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Another Reason Why Women Can Retain Water

May 14, 2000 | 18,198 views
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When runners collapse or get sick at the end of a long race, it seems logical to give them fluids. Sometimes, however, water is the last thing these athletes need. All had taken in too much water during their races, causing sodium levels in the blood to drop. From there excess water is absorbed into blood and fluid builds up in the brain. Eventually, fluid accumulates in the lungs, and athletes become breathless and nauseated.

When runners collapse or become ill, the natural assumption may be that they are having a heart attack. Yet, rather than being a sign of heart attack, fluid build-up in the lungs -- called pulmonary edema -- may signal brain swelling.

The investigators describe the cases of seven marathoners who collapsed and had nausea and vomiting after their races. When brain scans revealed swelling, six of the patients were treated with an intravenous solution containing high amounts of sodium -- a water-depleting treatment that is directly the opposite of the low-sodium solutions that runners may receive if they are misdiagnosed. The seventh patient, who was not diagnosed with brain swelling, later died; an autopsy revealed that there had indeed been fluid on the brain.

Five of the patients were female, suggesting that women may be more prone to water intoxication and its effects on the brain and lungs. All seven had a history of using nonsteroidal anti-inflammatory drugs -- painkillers that include aspirin. These drugs can block the excretion of water from the body. Runners who become breathless and nauseated after drinking large amounts of water during a race should go the hospital and doctors should check blood sodium levels.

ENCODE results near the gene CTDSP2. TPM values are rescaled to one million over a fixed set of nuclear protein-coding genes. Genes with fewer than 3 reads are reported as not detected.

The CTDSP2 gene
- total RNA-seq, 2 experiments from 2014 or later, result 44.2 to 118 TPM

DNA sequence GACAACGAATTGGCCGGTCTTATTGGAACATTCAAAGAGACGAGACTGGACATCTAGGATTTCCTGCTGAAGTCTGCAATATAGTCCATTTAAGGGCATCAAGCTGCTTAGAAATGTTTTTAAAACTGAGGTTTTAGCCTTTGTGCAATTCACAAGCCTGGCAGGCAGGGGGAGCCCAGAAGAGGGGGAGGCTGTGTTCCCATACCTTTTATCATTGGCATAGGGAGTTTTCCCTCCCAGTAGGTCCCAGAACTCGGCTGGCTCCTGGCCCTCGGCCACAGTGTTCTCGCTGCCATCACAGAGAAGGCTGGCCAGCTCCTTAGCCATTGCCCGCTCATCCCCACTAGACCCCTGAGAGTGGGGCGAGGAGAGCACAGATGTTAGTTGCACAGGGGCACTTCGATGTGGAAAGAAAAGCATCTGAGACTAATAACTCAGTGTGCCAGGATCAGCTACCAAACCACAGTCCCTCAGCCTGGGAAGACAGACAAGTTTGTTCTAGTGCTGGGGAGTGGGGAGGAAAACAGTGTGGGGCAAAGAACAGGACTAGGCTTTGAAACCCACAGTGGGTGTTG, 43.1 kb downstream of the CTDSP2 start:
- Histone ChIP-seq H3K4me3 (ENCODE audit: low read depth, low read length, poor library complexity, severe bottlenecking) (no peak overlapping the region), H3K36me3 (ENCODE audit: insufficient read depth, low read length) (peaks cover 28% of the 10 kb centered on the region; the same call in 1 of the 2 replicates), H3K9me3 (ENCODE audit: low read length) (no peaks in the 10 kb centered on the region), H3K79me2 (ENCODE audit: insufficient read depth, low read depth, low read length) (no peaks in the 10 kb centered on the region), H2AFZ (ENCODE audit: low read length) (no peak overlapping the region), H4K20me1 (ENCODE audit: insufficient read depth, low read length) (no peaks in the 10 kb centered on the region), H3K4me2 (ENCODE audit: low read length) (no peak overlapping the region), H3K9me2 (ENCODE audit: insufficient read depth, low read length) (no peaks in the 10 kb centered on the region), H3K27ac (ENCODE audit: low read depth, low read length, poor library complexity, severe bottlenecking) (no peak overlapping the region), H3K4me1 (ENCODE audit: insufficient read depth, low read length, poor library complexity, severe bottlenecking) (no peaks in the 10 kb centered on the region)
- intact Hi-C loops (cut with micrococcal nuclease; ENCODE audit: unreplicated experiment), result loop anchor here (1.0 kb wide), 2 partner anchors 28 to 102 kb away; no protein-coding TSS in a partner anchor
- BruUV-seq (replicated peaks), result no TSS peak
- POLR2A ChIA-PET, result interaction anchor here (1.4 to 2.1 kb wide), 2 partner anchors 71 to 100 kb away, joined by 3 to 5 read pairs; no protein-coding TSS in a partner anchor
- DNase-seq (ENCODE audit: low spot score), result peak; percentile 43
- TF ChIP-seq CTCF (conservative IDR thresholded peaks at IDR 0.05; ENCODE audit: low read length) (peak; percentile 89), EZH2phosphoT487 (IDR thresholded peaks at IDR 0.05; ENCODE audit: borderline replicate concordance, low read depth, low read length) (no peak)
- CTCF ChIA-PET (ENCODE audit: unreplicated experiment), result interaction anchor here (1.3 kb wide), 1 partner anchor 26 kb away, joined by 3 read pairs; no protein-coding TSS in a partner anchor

Annals of Internal Medicine 2000;132:711-714

 

Dr. Mercola's Comments:

Having been a long distance runner for over thirty years I found this report particularly interesting. There is no question that running is one of the most time efficient exercises. The last marathon I ran was ten years ago, and I am convinced that it is a very unhealthy and generally unbeneficial thing to do for health. However, if done wisely it can lead to an improvement in health, but one must make certain that high levels of antioxidants are used. One that is particularly helpful, that many people may not be aware of it alpha lipoic acid. A dose of 300 mg before the exercise is a good starting dose.

There are several pearls from this study, which include the observation that the runners who died from water intoxication had taken nonsteroidal anti-inflammatory drugs. There are large numbers of these medications available over the counter now (aspirin, Advil, Motrin, etc.) These drugs can be particularly dangerous in long distance running and also should be considered as a possible cause for those women who are experiencing water retention. These medications should be banned from anyone participating in an endurance event as the risk for serious or lethal injury is far to high.

The other useful bit of information is for the medical volunteer help at these events to actually consider the exact opposite of what one would expect in an endurance event, overhydration, and fluid swelling in the brain, as a cause of illness in those who collapse during the event.


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